New and longer lasting roads are being built for border patrol agents in what is considered one of the most challenging areas in the Rio Grande Valley.
Border Patrol Agent in Charge Ryan Scudder said well paved roads in rural Starr county are far and few between.
"For us, it TMs a Homeland Security need so we look at it where we need to be-from point A to point B, what roads connect to there, and where can we get those roads," said Scudder.
The project was coordinated by Joint Task Force North, which looks for volunteer military units to complete projects ordered by the Department of Justice and Homeland Security.
A naval group based in Gulfport, Mississippi called the, Seabees, tackled the project.
Not only does it provide on the job training for these naval engineers, it also helps Border Patrol agents more efficiently secure the US/Mexico border.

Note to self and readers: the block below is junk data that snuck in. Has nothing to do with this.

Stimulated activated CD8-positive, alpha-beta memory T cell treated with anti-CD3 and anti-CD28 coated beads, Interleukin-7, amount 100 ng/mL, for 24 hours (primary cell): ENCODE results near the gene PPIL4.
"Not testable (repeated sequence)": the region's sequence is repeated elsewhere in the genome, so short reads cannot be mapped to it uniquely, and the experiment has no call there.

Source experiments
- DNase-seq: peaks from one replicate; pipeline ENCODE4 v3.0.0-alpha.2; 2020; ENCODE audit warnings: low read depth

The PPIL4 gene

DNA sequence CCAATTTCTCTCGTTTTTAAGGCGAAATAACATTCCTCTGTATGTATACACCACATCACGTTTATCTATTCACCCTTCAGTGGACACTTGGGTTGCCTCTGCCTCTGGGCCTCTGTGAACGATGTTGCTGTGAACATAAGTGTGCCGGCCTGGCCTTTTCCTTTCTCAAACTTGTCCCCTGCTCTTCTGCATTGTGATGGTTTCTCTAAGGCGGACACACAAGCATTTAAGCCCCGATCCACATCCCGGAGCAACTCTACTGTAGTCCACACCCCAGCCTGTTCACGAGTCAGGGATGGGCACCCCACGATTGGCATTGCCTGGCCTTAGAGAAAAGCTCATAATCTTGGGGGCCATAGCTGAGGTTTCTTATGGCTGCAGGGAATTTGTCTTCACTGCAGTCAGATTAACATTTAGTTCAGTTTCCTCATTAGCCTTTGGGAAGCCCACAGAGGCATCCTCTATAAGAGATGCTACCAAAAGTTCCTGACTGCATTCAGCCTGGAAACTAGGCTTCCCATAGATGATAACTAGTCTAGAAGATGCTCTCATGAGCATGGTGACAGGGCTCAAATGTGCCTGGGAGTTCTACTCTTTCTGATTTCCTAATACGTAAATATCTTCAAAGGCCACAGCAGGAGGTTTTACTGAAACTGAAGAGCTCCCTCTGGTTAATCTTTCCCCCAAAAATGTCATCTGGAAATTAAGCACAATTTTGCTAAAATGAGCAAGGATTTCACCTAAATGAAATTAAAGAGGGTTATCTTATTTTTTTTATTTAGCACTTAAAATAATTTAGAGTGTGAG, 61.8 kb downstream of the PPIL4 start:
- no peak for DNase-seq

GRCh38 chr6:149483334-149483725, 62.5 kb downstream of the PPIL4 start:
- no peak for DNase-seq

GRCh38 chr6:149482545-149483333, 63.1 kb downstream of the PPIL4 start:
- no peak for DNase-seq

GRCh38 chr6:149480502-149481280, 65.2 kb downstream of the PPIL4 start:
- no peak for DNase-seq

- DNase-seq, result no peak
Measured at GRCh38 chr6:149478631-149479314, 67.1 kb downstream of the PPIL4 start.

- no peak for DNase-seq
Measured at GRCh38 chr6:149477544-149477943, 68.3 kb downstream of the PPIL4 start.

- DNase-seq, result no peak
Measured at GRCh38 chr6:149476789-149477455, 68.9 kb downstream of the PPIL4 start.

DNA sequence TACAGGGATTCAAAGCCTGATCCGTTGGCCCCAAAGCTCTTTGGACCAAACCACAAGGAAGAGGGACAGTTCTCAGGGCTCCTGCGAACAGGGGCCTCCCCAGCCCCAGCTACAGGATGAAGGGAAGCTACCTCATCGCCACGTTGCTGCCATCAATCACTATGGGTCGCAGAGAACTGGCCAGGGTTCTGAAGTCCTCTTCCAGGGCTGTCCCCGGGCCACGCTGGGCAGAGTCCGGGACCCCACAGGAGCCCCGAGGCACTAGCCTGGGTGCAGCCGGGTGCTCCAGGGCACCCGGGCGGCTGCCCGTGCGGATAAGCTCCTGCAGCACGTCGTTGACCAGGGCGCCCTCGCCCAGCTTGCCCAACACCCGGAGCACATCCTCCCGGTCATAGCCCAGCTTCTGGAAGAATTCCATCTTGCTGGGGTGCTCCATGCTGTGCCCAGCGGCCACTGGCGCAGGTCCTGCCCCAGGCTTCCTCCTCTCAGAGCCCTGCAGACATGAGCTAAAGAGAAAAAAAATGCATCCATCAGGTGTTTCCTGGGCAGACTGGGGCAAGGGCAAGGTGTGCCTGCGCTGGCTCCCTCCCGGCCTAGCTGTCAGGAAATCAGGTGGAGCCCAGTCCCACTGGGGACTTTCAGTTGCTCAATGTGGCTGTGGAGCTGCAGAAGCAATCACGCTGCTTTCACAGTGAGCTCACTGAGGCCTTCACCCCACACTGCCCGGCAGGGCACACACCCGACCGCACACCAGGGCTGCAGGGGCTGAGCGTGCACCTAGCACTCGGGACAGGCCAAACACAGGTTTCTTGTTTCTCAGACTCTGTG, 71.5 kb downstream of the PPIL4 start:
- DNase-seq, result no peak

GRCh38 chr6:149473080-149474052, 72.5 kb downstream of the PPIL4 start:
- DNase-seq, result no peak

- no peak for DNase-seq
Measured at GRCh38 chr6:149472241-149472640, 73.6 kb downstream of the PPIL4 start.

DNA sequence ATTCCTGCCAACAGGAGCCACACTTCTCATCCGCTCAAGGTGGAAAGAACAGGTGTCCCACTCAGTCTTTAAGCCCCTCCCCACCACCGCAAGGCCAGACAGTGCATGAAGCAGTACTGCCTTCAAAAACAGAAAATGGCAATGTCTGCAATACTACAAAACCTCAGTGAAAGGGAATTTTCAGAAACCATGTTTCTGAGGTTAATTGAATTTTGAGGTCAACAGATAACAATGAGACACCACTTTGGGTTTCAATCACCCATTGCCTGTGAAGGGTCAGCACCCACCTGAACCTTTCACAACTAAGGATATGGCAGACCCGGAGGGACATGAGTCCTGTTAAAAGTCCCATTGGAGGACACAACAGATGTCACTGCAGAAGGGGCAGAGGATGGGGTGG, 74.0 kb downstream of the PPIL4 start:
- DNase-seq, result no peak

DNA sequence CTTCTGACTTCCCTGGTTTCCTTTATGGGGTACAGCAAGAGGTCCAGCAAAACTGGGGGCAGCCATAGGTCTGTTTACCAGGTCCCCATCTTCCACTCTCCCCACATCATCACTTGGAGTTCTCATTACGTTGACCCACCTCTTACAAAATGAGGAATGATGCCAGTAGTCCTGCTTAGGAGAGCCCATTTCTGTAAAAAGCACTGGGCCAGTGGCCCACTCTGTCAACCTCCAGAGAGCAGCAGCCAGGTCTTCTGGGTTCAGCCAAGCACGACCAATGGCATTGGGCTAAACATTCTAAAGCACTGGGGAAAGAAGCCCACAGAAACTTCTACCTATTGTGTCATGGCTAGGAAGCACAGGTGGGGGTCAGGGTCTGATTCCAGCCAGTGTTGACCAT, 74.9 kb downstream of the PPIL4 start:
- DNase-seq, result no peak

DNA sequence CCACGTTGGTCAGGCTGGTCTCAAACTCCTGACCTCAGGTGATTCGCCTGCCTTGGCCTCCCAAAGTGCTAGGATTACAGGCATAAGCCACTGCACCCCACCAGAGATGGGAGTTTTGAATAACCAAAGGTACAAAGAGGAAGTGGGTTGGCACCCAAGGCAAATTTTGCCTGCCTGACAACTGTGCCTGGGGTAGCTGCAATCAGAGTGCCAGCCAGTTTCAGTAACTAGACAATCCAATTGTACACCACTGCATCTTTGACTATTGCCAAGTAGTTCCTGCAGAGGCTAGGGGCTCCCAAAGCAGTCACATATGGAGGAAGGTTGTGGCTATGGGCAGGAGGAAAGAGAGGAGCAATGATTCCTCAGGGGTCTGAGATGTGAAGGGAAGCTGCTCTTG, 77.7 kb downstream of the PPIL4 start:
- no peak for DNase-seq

"The smugglers are utilizing foot trails and other way to go around|So if we can laterally parallel the river- we can patrol and stop them from entering in the first place or apprehend them as soon as possible, before they get to the more populated areas," said Scudder.
Agents used to have to drive on rocky dirt roads.
Not only were they more difficult to drive on, but they would also wash away after a heavy rainfall.
With nearly a mile of new roadway, drainage features, and a concrete low water crossing, agents are able to travel more quickly and safely through remote areas along the river, which make it easier for them to police our international border.
Border Patrol said the new roads will also save them money.
The rough terrain can take a toll on their vehicles, but the new roads will help cut back on vehicle maintenance.